When I first dived into recent conversations about self-publishing and the new possibilities e-publishing offers, one of the first things I did was pick up my old copy of Norman Spinrad’s book, Staying Alive: A Writer’s Guide and start reading it again. Constructed mostly of columns he wrote for Locus Magazine in the late ’70s and early ’80s, it is a rich source of wisdom on all kinds of commercial publishing issues that writers faced then and still doâ€”from rights reversion to foreign language publication to an examination of career strategies for writers. In the book Spinrad, then the President of the Science Fiction Writers of America, also presented a model publishing contract with clear discussion of all the provisions in it and why every clause was important for a writer to understand. Even with all the changes in the publishing world, I still consider Staying Alive indispensable reading for authors of any genre.
So Mr. Spinrad was already on my mind when I plunged back into thinking about publishing, and I was delighted to find he has recently written a post about e-publishing and royalties for the SFWA web site. A Viable and Just Business Model
For the Ebook Age is written primarily for writers who are publishing with commercial publishing houses, and discusses the profound inequity of the current ebook royalty models those publishing houses are using. With current publishing house contracts writers end up with 17.5% of the list price while the publisher gets 52.5%. Spinrad explains clearly why this will drive successful writers to self-publish as soon as they can, which will be disastrous for publishers. He believes a more just model must be arranged and widely adopted.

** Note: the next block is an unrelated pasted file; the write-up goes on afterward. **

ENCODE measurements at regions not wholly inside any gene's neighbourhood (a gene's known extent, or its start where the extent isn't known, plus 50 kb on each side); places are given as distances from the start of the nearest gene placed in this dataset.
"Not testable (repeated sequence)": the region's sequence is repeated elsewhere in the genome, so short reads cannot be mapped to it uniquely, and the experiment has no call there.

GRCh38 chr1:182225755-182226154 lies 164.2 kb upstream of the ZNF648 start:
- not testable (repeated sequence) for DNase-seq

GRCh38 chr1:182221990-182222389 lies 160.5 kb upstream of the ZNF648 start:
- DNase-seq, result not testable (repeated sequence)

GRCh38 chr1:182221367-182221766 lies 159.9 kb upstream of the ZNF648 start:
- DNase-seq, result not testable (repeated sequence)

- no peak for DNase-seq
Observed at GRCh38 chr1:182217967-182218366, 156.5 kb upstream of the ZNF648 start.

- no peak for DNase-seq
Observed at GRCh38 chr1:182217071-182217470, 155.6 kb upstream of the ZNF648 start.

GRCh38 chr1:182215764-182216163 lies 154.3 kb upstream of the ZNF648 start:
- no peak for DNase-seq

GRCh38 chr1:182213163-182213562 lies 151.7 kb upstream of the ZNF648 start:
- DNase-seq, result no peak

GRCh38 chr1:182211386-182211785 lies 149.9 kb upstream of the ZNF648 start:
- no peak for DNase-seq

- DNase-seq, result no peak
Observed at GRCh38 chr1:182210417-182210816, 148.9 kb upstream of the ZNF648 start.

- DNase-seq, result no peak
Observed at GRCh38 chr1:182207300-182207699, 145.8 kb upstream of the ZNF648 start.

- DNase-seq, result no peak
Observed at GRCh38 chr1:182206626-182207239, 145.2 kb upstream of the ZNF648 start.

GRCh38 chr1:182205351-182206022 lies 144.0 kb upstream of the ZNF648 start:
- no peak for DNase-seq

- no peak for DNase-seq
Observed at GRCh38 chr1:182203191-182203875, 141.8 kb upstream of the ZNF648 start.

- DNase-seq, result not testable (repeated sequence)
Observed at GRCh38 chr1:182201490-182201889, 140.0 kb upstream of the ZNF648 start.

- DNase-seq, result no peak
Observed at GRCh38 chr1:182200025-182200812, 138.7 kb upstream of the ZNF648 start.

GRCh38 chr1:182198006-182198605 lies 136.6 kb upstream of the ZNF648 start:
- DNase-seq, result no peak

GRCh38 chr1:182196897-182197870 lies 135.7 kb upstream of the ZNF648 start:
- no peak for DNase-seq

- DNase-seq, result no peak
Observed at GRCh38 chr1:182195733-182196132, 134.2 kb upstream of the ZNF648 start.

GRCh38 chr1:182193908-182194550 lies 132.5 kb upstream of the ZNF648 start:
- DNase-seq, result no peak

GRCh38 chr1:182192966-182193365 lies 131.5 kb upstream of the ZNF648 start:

Like many others he believes that these changes in publishing bring more negotiating power to writers. He also seems hopeful that these changes will force publishers to appreciate midlist authors more, and to tend their careers more carefully. I hope he’s not being overly optimistic on that count. But you should read his post thoroughly because it is written by an author who has been following publishing trends and contracts for years, and who understands them far better than most of us.